Finance: A problem like Maria

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OLIVIER HAS been posted to Peru for two years. This makes it tricky to maintain a relationship with him. But since he was spending three-quarters of his time there anyway, this makes little practical difference. If it hadn't been for the photograph of him stuck to the fridge, I could easily have forgotten what he looked liked.

The parting was friendly enough. He gave me a few presents from the things he wasn't taking, a glossy French art book, CDs, a T-shirt. And he bequeathed me his cleaning lady. "She's fabulous," he said. "I've only met her once, of course, but she often rings me at work to check what I want done, and she's hilarious." Then he kissed me good-bye.

Maria arrived at eight o'clock on Monday morning, and I flew out leaving her the keys and a list of instructions. By the time I'd reached work, she'd rung twice. "At least, I think it was for you," said Laura. "Her English didn't seem too good."

A small, steadily sinking feeling in my heart, I rang my own number. "Hola?" said the uncertain voice at the end of the line. "What's the problem, Maria?" I said. There was a lengthy pause, followed by a quiet "Que?" That's when I realised what I should have cottoned on to from the start, Maria didn't really speak English at all.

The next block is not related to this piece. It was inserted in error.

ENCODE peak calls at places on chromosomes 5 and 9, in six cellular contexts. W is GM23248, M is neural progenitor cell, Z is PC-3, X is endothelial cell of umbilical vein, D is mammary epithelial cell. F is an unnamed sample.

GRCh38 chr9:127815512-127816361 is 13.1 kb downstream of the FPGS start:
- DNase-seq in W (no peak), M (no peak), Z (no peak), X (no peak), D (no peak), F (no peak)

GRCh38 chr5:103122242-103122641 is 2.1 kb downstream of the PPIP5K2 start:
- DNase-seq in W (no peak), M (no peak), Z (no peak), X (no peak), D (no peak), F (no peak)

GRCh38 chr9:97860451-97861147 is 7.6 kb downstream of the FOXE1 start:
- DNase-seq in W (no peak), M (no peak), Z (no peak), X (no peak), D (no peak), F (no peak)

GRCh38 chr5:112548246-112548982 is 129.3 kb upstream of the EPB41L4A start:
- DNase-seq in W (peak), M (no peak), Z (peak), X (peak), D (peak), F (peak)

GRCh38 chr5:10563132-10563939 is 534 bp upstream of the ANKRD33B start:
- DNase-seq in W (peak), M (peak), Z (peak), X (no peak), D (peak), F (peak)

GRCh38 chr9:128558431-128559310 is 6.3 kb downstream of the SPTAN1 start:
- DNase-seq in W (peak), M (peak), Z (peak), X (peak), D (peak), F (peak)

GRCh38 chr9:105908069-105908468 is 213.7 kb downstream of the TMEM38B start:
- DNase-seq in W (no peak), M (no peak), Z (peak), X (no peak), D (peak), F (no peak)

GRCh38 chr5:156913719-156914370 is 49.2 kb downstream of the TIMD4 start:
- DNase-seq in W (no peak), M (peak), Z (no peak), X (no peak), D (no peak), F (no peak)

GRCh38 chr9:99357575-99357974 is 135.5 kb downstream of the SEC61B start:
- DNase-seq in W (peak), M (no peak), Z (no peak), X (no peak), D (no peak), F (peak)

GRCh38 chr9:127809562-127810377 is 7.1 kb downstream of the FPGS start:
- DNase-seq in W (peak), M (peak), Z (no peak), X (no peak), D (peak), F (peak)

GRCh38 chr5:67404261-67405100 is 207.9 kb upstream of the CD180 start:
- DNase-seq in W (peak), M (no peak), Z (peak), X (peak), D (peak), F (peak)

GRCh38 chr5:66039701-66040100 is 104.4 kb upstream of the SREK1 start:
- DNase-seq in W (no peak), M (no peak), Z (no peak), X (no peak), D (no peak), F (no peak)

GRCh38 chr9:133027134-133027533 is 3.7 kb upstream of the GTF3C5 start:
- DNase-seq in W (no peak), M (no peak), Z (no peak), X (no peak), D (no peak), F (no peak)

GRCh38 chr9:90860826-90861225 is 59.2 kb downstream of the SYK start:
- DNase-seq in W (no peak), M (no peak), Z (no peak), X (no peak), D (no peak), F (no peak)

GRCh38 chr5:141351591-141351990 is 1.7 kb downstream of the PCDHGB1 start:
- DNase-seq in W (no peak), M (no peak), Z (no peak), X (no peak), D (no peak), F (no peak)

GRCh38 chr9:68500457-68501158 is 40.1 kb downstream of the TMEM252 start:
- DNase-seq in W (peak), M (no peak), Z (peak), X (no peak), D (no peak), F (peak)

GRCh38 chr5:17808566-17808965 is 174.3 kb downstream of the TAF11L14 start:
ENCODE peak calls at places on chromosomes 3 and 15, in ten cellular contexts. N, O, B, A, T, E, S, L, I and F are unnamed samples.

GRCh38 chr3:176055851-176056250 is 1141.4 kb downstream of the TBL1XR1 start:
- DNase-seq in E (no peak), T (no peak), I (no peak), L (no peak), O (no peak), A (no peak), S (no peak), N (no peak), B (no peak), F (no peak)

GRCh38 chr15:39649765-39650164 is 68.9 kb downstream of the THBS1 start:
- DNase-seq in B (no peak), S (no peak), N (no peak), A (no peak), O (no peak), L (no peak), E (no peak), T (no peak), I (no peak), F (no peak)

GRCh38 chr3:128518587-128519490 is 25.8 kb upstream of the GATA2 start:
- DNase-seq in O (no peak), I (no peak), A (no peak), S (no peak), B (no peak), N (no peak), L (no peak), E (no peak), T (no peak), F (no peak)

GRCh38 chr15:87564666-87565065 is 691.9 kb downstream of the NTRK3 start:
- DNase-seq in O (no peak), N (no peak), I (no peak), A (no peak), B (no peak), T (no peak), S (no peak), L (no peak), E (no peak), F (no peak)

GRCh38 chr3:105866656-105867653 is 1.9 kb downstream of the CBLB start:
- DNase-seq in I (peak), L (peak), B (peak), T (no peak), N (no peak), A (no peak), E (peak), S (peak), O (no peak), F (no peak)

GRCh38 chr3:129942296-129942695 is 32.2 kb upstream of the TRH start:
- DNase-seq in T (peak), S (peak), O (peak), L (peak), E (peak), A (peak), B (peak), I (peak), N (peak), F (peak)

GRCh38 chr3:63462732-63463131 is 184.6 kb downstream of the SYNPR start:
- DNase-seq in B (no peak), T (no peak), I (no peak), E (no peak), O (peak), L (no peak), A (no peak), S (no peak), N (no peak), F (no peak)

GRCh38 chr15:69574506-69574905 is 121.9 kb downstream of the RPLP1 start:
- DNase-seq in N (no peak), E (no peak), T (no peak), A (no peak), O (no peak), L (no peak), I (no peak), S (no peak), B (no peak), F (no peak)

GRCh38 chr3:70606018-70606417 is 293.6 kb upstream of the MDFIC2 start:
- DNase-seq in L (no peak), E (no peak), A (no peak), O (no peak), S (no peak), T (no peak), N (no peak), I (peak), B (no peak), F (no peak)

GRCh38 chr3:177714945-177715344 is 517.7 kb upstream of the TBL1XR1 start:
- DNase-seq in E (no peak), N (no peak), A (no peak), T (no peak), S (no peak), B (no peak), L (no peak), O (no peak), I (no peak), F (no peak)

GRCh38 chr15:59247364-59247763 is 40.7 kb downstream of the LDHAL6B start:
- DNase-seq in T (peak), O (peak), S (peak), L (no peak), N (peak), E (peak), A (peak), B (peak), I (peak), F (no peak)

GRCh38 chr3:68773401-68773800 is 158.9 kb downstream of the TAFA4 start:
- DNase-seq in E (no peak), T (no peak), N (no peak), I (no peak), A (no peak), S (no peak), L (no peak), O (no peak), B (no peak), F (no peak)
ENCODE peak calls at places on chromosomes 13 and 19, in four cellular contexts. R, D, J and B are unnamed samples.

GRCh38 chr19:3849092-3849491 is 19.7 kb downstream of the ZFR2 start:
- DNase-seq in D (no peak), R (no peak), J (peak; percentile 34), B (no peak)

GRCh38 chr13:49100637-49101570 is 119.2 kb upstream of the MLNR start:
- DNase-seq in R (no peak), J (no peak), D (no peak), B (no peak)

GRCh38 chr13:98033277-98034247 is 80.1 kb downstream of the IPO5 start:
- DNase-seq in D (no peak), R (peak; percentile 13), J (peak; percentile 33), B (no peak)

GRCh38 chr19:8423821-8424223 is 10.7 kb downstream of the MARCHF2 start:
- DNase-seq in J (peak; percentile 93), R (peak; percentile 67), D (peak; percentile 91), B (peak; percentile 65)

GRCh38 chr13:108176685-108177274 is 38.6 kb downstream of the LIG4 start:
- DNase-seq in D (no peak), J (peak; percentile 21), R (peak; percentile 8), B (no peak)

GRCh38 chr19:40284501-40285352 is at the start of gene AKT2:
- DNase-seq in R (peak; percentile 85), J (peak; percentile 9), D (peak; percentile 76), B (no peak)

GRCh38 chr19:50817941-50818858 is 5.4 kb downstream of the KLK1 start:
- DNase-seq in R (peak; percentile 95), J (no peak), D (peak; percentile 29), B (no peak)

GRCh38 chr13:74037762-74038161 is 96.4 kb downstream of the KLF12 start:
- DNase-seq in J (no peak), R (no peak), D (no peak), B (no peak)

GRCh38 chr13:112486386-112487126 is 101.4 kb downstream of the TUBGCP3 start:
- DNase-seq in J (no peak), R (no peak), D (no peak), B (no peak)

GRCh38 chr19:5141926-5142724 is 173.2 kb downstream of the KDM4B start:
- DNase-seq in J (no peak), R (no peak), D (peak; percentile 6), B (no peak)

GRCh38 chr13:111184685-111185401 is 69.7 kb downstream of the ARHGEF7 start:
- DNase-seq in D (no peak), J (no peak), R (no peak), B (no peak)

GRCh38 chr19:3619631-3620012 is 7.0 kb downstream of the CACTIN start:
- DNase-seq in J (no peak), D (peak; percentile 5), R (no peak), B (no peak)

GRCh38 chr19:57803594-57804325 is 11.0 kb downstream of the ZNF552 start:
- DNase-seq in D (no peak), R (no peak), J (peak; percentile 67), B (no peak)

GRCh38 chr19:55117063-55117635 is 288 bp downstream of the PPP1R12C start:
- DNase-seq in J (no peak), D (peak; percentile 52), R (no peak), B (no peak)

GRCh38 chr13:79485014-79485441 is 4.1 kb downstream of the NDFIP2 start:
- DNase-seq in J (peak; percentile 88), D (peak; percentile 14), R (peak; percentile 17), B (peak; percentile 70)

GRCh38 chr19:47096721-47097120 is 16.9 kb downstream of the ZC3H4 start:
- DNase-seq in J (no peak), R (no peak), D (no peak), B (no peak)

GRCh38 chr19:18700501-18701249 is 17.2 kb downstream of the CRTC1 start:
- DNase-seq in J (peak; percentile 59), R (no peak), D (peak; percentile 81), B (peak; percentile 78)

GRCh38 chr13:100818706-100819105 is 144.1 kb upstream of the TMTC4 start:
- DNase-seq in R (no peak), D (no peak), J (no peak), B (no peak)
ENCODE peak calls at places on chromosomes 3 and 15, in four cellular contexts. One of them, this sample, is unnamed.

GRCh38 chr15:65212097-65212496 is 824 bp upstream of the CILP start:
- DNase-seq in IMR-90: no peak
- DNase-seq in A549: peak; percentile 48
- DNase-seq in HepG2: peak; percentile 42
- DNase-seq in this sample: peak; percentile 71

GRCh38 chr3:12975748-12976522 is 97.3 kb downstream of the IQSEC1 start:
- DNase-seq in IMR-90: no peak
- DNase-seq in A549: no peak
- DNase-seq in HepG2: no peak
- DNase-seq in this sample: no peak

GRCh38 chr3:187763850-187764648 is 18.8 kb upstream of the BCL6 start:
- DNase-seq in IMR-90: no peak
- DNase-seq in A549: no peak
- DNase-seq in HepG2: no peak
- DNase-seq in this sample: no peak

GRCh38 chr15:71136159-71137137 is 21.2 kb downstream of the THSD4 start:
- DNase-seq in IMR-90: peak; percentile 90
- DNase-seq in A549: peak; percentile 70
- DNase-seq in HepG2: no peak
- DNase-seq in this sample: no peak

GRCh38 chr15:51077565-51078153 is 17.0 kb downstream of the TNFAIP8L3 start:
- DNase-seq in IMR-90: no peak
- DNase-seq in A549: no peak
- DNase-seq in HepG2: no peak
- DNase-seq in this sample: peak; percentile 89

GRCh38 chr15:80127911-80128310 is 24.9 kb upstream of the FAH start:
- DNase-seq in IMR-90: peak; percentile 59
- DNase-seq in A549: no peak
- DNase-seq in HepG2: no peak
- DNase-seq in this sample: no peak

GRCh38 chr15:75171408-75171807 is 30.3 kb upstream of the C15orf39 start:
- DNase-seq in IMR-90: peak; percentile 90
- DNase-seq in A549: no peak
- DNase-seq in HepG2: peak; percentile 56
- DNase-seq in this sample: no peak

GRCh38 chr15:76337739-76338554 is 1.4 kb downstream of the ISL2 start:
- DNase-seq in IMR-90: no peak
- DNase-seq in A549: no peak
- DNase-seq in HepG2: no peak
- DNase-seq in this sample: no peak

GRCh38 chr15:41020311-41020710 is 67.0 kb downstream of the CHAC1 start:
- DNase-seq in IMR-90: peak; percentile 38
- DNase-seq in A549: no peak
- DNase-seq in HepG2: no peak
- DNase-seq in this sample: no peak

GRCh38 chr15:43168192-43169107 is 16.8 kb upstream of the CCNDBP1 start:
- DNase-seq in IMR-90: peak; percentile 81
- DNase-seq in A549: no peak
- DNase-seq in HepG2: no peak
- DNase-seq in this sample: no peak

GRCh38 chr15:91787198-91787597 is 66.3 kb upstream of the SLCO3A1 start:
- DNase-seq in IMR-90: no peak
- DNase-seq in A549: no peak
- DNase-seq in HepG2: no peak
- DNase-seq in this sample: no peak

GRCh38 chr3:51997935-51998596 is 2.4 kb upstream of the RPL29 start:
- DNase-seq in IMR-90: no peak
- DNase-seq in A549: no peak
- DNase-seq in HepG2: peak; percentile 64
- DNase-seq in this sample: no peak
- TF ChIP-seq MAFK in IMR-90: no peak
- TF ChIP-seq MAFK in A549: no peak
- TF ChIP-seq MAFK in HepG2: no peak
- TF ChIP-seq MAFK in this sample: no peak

To Olivier, of course, this wasn't a difficulty. Banks may have their lunatic moments, but even they wouldn't post a non-Spanish speaker to Peru. He could have long, hilarious conversations with Maria and tell her exactly what needed doing in the house; I could ask her for a cup of coffee.

Very slowly, I talked Maria through the list of household tasks. "Do ... you ...un ... der ... stand?" I asked. "Si," she replied confidently, and hung up. Good job she was so sure, I thought, because I didn't know if I was.

There was nothing I could do about it, though, so I put my head down and got on with ringing round to see what was happening in the markets. I got back home at seven, thoroughly vampired, and flopped on to the sofa. The TV screen was gleaming and the room smelt of polish.

When I wandered into the kitchen, the sink shone and the pile of dirty dishes had vanished, although everything was put away in the wrong place. Never mind, it wasn't really worth getting annoyed about.

In the bathroom, everything radiated cleanliness and the smell of lemon was almost overpowering. The laundry basket was empty and my silk shirts were hanging up to dry.

They looked, well, small. I pulled on the nearest, and tried to fasten it but it might have been made for a six-year-old: ruined, utterly ruined. She must have put it on the hottest wash, as she'd have done for Olivier's cotton shirts. I could have wept.

What was I going to do? I needed a cleaner; the hours I worked, I had no chance of keeping my flat and clothes pristine without help, as the cleanerless past months had proved. But if I couldn't communicate with Maria, I'd have to hide my dirty clothes so she couldn't ruin any more.

I was telling Jaap about the disaster the next day. "I can't even fire her," I said. "I don't know how to say it in Spanish."

"Well," said Jaap, "why don't you get me to deal with her next time? My Spanish is pretty good."

"Oh, Jaap," I said, "If you could I'd love you for ever." He blushed, and I blushed, and we both went back hurriedly to our work.

One problem solved, I thought ... and another one just begun?